Global News Journal

Beyond the World news headlines

What people in Germany are saying about Obama’s visit


obama.jpgObamamania has hit Germany hard, but many here are wary of the big show the Democratic presidential candidate will put on in Berlin on Thursday, when his speech at the “Victory Column“ could attract hundreds of thousands.

German Foreign Minister Frank-Walter Steinmeier told Die Zeit magazine that the “young and open” Obama was raising hopes of a renewal in transatlantic relations and for that reason he should be heeded.

But Eckart von Klaeden, a foreign policy expert for Chancellor Angela Merkel’s Christian Democrats, recalled that Germans had seen big political events like Obama’s speech before. Hundreds of thousands had turned out for Helmut Kohl and Willy Brandt during during German unification , but the message was clear: “Euphoria in politics is an invitation to disappointment.”

Obama is at least not like Bush, seen by many Germans as a war-monger, said Manfred Guellner, head of the Forsa opinion polling group. “There is a lot of hope associated with Obama. People hope he’ll be a peace, rather than a war president.” But the charismatic Democratic senator will find that if he asks Germany to get more involved militarily in Afghanistan or even Iraq, “the positive feeling towards him could change very quickly”.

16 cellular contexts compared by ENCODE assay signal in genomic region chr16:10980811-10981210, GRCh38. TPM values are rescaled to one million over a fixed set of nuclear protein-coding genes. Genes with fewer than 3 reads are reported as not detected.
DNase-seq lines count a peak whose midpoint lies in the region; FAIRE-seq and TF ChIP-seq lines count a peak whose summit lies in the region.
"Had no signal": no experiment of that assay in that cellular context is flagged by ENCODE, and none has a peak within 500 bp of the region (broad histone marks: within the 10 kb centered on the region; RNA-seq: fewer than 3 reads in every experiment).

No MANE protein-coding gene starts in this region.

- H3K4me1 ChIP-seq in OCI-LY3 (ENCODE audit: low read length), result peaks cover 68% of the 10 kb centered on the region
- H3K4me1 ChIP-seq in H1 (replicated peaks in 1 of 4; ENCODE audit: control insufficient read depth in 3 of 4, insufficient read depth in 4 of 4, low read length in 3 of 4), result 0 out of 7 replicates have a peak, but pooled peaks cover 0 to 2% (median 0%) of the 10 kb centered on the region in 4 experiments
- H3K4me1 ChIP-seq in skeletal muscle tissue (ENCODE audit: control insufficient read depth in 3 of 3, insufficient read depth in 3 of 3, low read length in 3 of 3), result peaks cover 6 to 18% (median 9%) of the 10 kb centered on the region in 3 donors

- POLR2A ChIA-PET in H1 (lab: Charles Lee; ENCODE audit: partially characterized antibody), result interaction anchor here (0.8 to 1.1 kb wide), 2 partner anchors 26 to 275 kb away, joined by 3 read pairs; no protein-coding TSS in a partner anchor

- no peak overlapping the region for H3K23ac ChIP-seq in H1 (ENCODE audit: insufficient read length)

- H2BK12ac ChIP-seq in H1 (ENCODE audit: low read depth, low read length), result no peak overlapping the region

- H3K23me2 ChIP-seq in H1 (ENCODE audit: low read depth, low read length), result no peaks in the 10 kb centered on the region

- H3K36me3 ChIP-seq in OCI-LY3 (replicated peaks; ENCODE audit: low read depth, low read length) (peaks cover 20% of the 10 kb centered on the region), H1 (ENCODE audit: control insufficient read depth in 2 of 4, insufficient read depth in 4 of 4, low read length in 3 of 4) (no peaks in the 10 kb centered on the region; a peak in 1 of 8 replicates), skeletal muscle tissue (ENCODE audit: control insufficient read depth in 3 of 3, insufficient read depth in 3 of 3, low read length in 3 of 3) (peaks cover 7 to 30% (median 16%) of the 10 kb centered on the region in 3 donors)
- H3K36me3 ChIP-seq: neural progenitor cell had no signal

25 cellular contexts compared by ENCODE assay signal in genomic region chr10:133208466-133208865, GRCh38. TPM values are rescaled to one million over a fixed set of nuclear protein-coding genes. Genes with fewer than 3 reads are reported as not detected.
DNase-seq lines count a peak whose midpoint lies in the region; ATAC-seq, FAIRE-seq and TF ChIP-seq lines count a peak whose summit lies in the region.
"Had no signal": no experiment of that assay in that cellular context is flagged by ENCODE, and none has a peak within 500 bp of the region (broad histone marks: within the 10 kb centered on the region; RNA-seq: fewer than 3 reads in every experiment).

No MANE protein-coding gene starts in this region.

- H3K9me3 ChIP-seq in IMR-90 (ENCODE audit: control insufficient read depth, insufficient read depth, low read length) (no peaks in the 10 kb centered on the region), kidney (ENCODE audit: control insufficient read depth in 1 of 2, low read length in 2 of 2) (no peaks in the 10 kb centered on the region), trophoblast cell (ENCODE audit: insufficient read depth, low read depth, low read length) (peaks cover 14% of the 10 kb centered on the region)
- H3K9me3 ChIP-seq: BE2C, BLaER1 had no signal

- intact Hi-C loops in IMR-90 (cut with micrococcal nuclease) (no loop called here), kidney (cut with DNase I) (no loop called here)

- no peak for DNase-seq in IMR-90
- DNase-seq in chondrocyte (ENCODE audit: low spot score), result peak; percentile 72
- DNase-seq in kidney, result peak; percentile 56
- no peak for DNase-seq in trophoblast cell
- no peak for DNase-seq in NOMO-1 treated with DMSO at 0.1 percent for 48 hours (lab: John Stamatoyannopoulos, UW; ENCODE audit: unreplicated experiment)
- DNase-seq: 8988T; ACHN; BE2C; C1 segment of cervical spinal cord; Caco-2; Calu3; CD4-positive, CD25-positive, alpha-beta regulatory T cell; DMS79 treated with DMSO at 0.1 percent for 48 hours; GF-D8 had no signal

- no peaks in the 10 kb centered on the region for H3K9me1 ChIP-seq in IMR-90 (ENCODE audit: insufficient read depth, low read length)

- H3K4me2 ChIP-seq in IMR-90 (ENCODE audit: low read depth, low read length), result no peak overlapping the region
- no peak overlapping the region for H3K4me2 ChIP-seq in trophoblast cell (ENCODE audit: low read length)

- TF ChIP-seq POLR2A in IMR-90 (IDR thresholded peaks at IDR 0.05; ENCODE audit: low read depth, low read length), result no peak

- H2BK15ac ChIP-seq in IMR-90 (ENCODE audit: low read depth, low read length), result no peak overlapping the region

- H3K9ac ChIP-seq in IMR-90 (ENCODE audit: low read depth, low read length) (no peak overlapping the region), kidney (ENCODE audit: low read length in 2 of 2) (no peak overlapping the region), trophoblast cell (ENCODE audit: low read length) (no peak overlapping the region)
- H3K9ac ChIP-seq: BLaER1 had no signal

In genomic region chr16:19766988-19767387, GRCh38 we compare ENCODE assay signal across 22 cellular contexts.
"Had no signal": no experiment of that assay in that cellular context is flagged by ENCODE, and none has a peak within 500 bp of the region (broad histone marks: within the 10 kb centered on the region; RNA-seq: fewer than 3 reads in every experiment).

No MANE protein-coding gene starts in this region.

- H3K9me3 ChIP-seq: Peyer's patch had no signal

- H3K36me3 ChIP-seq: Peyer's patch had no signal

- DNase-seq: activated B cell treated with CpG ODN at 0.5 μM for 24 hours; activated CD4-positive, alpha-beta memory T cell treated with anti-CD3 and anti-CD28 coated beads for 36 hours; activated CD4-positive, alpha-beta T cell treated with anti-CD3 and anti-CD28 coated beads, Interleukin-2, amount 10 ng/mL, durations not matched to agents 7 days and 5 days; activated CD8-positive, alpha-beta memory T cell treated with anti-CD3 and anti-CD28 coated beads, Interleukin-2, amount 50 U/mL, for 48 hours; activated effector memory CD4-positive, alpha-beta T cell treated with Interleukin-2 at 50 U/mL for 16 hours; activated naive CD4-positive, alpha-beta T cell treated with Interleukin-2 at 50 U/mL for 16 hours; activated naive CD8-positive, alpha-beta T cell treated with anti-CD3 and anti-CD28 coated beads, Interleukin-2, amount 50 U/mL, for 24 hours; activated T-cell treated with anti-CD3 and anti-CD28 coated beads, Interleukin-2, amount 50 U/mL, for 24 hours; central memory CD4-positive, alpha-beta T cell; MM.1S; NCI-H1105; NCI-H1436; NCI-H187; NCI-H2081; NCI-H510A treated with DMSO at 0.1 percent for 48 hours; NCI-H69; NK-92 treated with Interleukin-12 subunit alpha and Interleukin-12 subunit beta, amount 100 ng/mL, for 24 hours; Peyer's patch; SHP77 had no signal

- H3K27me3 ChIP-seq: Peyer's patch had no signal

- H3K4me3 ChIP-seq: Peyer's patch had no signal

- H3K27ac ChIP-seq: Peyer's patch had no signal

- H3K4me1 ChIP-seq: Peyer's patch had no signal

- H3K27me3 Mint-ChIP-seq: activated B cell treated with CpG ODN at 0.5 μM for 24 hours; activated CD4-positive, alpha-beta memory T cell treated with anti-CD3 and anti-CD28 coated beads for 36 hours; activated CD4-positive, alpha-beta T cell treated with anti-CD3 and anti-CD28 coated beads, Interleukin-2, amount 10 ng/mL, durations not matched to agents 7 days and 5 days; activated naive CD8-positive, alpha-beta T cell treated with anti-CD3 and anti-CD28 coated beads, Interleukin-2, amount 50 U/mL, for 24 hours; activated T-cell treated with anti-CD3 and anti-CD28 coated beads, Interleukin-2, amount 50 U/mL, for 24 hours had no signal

Obama on Jerusalem. What did he mean?


Barack Obama said in a speech to the American Israel Public Affairs Committee yesterday: “Jerusalem will remain the capital of Israel, and it must remain undivided.”

Compare that remark with this comment by Israeli Prime Minister Ehud Olmert published on January 1 in an interview with The Jerusalem Post: “The world that is friendly to Israel… that really supports Israel, when it speaks of the future, it speaks of Israel in terms of the 1967 borders. It speaks of the division of Jerusalem.”
Obama’s comment infuriated Palestinians.
The United States and other international powers do not recognise Israel’s annexation of Arab East Jerusalem following the 1967 war. The future of Jerusalem is one of the most divisive issues facing Israeli and Palestinian peace negotiators as they try to reach a deal before George W Bush leaves office in 2009.
The Washington Post’s Dana Milbank called it a “pandering performance”